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Pack should be forever grateful for No. 4

When Packers fans settle into their recliners to watch the game against the Chicago Bears tonight, bellies full of turkey and stuffing, they should pause to give thanks, between bites of pumpkin pie, to one Brett Lorenzo Favre.

It’s appropriate that the Packers are honoring Favre for his 16 years of Sunday service on Thanksgiving. Because if it wasn’t for No. 4 — a number never again to be worn by a player in Green Bay — who knows what the franchise would look like today?

Favre came along at the perfect time for a team mired in loser’s muck. In Mike Holmgren, he had a coach who knew how to saddle a wild southern stallion. Together, and with a great supporting cast, they took the Packers to dizzying heights.

It could be argued that Ron Wolf’s trade for Favre in 1992 started a chain reaction that led to one of the most important free-agent signings in NFL history, two-plus decades of winning, the drafting of heir apparent Aaron Rodgers, a stadium renovation and a coming entertainment district. Not to mention three Super Bowl appearances and two victories.

But what if it had never happened? What if Wolf had no interest in the rawboned, rocket-armed gunslinger who was so undisciplined as a rookie that he hadn’t bothered to show up for the Atlanta Falcons’ team photo?

In an alternate universe, it might have looked something like this …

1992: Wolf has studied plenty of film of Favre and admires his arm strength, but concludes the quarterback is inconsistent and unreliable. Instead, he sets his sights on a record-breaking college player, and with the fifth pick in the ’92 NFL draft the Packers select David Klingler from Houston.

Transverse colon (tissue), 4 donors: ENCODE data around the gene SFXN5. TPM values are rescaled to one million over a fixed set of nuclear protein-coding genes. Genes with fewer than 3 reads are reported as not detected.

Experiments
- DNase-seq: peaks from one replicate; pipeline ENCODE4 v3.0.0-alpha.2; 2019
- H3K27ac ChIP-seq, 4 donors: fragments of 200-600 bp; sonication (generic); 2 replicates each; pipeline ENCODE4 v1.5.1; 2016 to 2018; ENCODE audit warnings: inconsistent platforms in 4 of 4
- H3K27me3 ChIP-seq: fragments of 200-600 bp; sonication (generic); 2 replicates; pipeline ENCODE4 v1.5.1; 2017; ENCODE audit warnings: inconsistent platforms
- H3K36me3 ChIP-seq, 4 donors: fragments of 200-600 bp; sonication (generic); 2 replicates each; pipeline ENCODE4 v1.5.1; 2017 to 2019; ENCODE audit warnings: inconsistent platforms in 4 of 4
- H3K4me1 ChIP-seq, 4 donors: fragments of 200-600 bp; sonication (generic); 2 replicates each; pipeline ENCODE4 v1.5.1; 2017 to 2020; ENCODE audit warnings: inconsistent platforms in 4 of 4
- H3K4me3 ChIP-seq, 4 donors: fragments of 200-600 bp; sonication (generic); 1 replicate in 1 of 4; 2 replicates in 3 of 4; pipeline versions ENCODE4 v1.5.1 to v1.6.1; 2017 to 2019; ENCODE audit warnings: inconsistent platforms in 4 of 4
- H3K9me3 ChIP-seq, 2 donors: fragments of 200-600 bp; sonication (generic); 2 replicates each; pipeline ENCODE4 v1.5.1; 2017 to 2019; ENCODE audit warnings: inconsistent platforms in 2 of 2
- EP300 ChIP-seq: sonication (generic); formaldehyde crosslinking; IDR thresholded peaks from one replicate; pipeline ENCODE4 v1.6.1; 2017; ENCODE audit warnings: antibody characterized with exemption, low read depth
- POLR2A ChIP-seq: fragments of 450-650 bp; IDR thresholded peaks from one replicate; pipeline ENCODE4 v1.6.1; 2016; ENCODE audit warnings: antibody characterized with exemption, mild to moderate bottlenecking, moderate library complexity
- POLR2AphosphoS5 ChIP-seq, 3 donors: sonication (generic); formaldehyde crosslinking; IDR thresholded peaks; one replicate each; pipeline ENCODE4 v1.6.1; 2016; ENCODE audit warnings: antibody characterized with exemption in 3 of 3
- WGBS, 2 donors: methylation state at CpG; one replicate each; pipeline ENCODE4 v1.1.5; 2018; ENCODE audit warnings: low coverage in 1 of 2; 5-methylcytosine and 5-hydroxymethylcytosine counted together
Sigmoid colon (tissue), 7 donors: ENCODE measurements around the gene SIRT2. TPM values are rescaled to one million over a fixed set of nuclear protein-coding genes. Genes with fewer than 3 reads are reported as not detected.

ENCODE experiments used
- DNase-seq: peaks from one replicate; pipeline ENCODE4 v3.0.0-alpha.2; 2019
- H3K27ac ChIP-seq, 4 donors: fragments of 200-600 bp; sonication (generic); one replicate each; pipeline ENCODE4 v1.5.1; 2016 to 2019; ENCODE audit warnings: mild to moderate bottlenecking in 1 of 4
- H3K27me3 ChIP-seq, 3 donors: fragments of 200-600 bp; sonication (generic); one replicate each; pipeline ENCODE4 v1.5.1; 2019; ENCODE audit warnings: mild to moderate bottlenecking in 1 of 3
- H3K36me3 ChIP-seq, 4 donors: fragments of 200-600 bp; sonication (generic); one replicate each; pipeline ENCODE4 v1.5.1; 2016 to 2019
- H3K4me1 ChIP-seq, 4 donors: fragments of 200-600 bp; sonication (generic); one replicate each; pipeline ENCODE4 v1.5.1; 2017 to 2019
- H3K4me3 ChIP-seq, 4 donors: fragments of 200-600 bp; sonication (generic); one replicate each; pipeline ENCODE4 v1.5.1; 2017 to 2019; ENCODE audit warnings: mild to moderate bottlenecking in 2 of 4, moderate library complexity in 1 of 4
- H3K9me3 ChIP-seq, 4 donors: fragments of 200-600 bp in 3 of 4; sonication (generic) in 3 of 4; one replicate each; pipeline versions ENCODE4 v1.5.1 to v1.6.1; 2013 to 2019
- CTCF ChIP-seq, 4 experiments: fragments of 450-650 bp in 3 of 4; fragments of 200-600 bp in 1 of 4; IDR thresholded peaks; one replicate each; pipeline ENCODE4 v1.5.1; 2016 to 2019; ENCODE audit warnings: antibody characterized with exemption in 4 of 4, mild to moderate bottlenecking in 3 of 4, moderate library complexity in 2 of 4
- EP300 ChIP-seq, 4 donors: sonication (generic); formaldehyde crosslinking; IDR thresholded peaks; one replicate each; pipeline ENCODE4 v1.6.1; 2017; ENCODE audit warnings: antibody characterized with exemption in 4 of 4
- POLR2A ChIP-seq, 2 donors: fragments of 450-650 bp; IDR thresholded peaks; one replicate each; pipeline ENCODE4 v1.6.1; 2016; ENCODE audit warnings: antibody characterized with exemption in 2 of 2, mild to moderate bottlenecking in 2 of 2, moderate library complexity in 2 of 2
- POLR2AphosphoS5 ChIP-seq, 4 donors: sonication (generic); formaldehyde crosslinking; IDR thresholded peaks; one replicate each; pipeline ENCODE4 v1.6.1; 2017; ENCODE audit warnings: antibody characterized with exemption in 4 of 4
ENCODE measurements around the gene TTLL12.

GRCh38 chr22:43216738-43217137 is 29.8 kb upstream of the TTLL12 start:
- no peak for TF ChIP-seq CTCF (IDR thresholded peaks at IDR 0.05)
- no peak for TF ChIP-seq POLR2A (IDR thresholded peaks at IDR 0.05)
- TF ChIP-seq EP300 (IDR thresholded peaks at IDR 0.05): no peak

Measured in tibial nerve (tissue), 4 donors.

In Chicago, Bears team president Mike McCaskey rolls the dice and trades a first-round draft pick to Atlanta for Favre. Coach Mike Ditka clashes with his headstrong young quarterback early and often, but by the middle of the season Favre has replaced Jim Harbaugh as the starter and Chicago finishes 9-7. A reinvigorated Ditka signs a five-year contract extension.

1993: The Packers pursue free agent Reggie White, but his agent doesn’t return their phone calls. Instead, White travels to Chicago to meet with Ditka, who gives him a tour of Soldier Field and promises that one day he’ll be mentioned in the same breath with Butkus, Nagurski and Grange.

White is more interested in the excitable but talented kid under center. He knows a winner when he sees one, and signs with the Bears.

1996: The Bears go 13-3 and advance to Super Bowl XXXI in New Orleans, where they beat the New England Patriots. Favre helps carry Ditka off the field and in the offseason the two open a chain of restaurants. The specialty on the menu is “Packer Sacrificial Lamb.”

In Green Bay, Holmgren is fired after five seasons, having failed to develop a quarterback.

1997: The Bears advance to Super Bowl XXXII and rely heavily on the run in the second half to beat the Denver Broncos in San Diego. Favre wins his third NFL Most Valuable Player award and dedicates it to Ditka, whom he calls “the greatest coach I’ve ever had.”

1999: Lambeau Field is becoming outdated and Packers president Bob Harlan personally champions a $295 million renovation plan, but Brown County voters — insulted at being asked to support a perpetual loser — overwhelmingly reject a 0.5 percent sales tax to finance the plan.

Harlan has no choice but to sell the naming rights to the stadium. He finds only one taker and in 2000 the stadium officially is renamed Mrs. Fields’ Field. When the Packers continue to lose, fans hold up signs that read, “That’s the way the cookie crumbles.”

2005: “With the 24th pick in the first round of the 2005 NFL draft, the Chicago Bears select Aaron Rodgers, quarterback, California.”

2009: Favre, having decided to unretire after the Bears handed the starting job to Rodgers (and having played one year with the New York Jets), signs with the hated Packers. Green Bay fans are up in arms, but warm to Favre when he leads the team to the NFC Championship Game.

2010: The Bears, with Rodgers playing brilliantly in the playoffs, go on to win Super Bowl XLV.

Nov. 26, 2015: The Bears retire Favre’s No. 4 and put him in their ring of honor during a halftime ceremony at Soldier Field. During a touching tribute, Jim McMahon joins Favre on the field and the heroes are given a prolonged standing ovation.

Meanwhile, in Green Bay, another long winter has announced its arrival.